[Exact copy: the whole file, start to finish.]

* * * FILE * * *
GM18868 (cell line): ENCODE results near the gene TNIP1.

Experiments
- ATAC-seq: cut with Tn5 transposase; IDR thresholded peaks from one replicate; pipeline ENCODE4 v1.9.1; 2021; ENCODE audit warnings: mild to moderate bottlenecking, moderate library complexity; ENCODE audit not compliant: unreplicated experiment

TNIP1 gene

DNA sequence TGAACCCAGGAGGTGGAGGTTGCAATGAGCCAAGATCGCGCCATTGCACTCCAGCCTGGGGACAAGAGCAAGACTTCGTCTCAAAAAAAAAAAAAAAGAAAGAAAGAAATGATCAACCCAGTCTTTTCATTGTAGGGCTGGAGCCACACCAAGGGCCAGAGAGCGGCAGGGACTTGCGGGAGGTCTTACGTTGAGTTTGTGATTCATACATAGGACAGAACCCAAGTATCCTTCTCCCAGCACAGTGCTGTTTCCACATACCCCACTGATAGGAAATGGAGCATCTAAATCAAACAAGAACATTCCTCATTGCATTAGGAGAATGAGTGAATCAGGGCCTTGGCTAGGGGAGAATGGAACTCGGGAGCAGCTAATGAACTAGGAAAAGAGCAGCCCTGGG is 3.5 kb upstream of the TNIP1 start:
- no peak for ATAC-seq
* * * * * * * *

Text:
GM18868 (cell line): ENCODE results near the gene TNIP1.

Experiments
- ATAC-seq: cut with Tn5 transposase; IDR thresholded peaks from one replicate; pipeline ENCODE4 v1.9.1; 2021; ENCODE audit warnings: mild to moderate bottlenecking, moderate library complexity; ENCODE audit not compliant: unreplicated experiment

TNIP1 gene

DNA sequence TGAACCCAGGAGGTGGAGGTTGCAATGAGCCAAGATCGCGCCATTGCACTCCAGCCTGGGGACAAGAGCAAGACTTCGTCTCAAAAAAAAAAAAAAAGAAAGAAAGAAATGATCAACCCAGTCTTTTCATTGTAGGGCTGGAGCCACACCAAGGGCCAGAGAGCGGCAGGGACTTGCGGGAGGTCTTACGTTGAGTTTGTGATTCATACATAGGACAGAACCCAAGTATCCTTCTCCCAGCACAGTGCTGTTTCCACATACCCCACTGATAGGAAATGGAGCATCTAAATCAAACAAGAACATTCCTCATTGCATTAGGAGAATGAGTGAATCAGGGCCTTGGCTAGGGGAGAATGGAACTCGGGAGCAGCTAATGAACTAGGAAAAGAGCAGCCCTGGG is 3.5 kb upstream of the TNIP1 start:
- no peak for ATAC-seq